Trying to Heal

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I rarely talk about this, but just over 3 years ago I spent 3 weeks as an inpatient at Lucille Packard Children’s Hospital in the Eating Disorder Ward. And 3 years later I’m still discovering the depths and complexities of healing my relationship to food and my body. It’s a struggle to think back to a time that I could carelessly eat food or live life. I used to think my eating disorder started my senior year of high school, but as I look back at pictures and recall memories, those lines become more and more blurred.

In middle school my friends didn’t eat lunch, so I decided that was the cool/good/popular thing to do. In high school I thrived on the “you’re so skinny” comments. In high school I looked up how many calories were in a cup of steamed broccoli. My freshmen year of college I passed on the dining hall every single time someone asked if I wanted to go so I could eat raw kale salad alone in my room.

My mind was a constantly running calculator of calories and hours since I last ate. It was a game. How many hours could I go without eating before I felt faint. How long could I run on the treadmill at the gym listing everything I ate the day before over and over again until my legs felt like they would fall off. Ask me to list the nutritional facts of an apple? No problem.

How many numbers would it take to be interesting? To get people to pay attention to me? Because maybe my eating disorder was some sort of call for help. I don’t understand how it began. I don’t understand how I wound up in a wheelchair, like some geriatric old woman, in a hospital ward. What triggers an eating disorder? I can’t answer that.

And maybe it’s less important for me to understand why it all started. Maybe the question I should be trying to answer is how to let it go. I would say my relationship to food is pretty healthy now. I would say my relationship to my body and my eating disorder is not. It’s always on my mind. Everyday. Without fail. I would be lying if I said I didn’t miss it.

It’s a strange thing. I’m happy, I have friends and people who love me around me. When I was starving I had none of that, or at least felt like I didn’t. But I still have this weird attachment to my illness, this fascination with everything that was falling apart about me at the time. This feeling that if I was sick again I would be more interesting.

Myย knees ached from resting against each other in bed, with no fat to cushionย them. My hair thinned, loose strands clogging the shower drain. Climbing a flight of stairs felt like a marathon. My veins stood out on my arms so prominently it looked like I had been weight lifting 24/7. Wearing three layers in March just so I wouldn’t shiver. The concerned looks. Interesting right?

When they gave me a glass of milk to drink at the hospital I cried.

Sinking to a place where your bodily autonomy is taken away from you is probably the worst feeling. Not being able to stay vegan, being forced to consume the products of another beings suffering and being told it would end my own, was awful. There are so many problems with the ways eating disorders, mental illness in general, is treated in this country – but that’s a whole other blog post.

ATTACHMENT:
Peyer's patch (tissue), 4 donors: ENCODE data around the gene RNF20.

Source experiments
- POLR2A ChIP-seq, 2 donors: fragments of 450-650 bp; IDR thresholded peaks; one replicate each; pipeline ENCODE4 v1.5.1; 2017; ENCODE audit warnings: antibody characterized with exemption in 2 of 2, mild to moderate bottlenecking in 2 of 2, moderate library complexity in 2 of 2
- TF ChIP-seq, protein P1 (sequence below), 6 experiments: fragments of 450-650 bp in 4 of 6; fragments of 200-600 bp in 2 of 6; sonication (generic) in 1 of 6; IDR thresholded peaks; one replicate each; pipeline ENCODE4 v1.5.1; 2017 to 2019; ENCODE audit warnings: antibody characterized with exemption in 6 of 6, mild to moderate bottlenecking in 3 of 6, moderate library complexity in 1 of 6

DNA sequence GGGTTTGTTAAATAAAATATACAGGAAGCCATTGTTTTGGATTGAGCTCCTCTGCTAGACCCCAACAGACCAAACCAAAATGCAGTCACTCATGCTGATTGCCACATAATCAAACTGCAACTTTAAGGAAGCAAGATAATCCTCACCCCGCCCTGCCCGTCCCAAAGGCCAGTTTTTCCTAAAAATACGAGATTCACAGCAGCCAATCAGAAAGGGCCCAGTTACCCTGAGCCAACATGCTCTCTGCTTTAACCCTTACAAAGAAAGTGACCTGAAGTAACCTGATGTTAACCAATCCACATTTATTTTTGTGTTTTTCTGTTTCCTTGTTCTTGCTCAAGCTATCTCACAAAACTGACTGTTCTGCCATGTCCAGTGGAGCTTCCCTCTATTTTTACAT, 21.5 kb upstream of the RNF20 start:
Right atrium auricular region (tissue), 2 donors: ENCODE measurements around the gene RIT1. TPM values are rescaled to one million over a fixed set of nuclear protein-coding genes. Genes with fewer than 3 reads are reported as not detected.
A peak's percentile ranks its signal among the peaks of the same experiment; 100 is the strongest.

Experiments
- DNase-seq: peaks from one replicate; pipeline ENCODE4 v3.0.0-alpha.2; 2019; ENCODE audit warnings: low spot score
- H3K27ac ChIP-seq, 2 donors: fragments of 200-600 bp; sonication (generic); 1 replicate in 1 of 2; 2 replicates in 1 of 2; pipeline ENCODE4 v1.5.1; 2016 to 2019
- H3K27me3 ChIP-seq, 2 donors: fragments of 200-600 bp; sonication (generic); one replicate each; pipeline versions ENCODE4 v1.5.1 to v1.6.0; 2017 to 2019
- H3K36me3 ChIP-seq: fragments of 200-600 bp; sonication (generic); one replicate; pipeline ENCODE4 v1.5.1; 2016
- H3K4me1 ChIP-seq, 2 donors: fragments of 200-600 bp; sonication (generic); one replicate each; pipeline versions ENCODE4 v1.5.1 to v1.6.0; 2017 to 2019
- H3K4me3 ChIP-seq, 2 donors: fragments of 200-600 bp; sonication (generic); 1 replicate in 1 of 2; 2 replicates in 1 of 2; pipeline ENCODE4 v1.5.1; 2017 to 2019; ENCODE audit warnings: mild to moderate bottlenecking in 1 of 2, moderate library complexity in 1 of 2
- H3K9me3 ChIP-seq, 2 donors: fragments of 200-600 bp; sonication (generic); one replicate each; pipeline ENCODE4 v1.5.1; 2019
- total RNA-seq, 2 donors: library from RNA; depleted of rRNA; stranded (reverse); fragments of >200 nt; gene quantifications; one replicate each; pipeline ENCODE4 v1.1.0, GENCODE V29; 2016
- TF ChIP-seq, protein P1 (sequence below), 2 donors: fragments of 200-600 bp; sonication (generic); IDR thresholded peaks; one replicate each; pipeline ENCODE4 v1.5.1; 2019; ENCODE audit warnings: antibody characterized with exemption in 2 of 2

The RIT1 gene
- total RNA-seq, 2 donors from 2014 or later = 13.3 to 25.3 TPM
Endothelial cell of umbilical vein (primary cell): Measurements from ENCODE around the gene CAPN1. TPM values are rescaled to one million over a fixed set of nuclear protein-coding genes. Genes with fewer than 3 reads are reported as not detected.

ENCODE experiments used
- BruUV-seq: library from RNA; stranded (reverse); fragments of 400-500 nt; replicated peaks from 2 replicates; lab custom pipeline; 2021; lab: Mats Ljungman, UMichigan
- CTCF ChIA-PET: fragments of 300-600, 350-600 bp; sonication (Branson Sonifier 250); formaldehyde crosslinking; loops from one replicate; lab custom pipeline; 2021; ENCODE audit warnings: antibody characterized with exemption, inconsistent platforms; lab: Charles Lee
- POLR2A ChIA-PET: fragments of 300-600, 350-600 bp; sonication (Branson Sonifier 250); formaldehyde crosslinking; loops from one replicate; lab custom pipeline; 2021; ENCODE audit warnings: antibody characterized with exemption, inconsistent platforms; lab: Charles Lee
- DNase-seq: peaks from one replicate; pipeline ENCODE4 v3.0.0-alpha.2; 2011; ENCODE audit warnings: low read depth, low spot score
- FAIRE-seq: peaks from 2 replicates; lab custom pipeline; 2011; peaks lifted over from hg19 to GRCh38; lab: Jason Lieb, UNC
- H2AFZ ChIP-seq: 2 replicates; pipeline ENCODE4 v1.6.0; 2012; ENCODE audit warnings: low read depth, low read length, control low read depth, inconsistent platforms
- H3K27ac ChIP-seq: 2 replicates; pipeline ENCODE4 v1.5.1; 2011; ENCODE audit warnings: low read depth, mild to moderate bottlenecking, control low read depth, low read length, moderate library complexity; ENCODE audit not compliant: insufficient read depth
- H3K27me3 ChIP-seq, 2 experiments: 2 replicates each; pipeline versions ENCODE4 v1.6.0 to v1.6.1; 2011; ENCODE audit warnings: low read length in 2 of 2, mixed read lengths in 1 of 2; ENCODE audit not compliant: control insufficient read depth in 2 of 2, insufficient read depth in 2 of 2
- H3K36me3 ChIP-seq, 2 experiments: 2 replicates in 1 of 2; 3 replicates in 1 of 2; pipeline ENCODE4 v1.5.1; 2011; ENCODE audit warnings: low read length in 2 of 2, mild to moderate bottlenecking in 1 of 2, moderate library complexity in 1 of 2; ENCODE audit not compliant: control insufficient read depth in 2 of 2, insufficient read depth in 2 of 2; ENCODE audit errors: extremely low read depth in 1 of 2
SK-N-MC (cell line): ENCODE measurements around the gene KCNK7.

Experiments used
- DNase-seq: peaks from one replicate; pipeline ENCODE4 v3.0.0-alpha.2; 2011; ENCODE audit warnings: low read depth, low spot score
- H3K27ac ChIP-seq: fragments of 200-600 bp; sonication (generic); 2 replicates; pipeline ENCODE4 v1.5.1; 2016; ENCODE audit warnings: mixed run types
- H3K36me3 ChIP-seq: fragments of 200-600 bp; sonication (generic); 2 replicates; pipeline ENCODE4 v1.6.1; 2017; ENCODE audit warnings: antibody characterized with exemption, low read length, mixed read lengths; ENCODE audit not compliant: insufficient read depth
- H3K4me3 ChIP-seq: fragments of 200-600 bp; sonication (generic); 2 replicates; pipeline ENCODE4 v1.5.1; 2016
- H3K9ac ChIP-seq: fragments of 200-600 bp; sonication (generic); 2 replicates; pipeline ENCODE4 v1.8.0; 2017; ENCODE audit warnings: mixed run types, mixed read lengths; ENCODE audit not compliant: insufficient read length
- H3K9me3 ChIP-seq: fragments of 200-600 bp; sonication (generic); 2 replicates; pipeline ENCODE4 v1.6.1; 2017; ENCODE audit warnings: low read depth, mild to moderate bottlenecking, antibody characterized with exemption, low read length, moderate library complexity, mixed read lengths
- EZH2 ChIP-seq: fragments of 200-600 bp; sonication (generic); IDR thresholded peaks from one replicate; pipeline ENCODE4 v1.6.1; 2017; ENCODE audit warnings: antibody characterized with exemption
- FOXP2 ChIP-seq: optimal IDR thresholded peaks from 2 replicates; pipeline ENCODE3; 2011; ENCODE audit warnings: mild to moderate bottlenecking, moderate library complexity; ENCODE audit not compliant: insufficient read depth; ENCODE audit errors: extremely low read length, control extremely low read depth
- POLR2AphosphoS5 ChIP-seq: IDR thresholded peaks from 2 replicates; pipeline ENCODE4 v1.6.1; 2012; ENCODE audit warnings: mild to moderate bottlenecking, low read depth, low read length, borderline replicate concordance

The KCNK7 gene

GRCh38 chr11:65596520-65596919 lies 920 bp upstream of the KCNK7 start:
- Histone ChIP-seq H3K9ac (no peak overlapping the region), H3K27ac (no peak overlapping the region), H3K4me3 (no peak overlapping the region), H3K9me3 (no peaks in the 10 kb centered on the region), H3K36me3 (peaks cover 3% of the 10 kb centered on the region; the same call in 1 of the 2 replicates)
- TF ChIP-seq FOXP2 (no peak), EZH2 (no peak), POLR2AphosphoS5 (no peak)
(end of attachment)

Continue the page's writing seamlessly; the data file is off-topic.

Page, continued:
“If you are not recovering you are dying.” – Blythe Baird

Body positivity is a daily struggle. Whenever I’m insecure or anxious my mind goes straight back to the thought,”I know how to fix this – skipped meals – hours at the gym.” I know the high of an empty stomach growling for food and thinking I had willpower for denying it that. I know the feeling of arching my back in front of the mirror just to see how many ribs stuck out, like a disturbed pro-ana Tumblr account my mind can run for hours on loops of destructive thoughts.

I know how to be healthy. I know how to feed my body what it needs and how to fuel myself. I don’t know how to be happy doing it.

“Why Breakfast tastes like giving up.” -Blythe Baird

I wish I could stop relating my happiness to what I eat and how I look. I want to just be happy. Happy without conditions.

“So how lucky it is now to be boring. The way not going to the hospital is boring…My story may not be as exciting as it used to but at least there is nothing left to count.” -Blythe Baird

I know all the rights things to tell myself. I follow Body Positivity Instagram accounts and blogs. I can wax poetic about feminism and destroying body standards, but it’s so hard to practice what I preach. I know I’m not alone in this struggle, though it is quite a solitary struggle. It’s hard to find comfort in the fact that so many people are also not happy in their bodies.

We only have 1 life to live and I’m tired of living it with nagging, unhappy, unhealthy thoughts at the back of my mind. So this is me, trying to heal. Everyday.

This is me encouraging anyone that still struggles with eating issues and body image to be kind to their bodies and to be patient with themselves. Recovery is a process, a long and grueling process. But if I am not recovering then I am not living.

 

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One thought on “Trying to Heal

    Michael said:
    November 2, 2016 at 4:50 pm

    You’ve been a role model for me as long as I’ve known you and more recently a good friend. It’s hard for me to find the right words to use since I’m sure you have heard most of them before and I don’t want to simply say something too clichรฉ. So I’ll just say that seeing your pain and your struggle and your strength, which allows you to keep going and overcome your scars, is inspiring.

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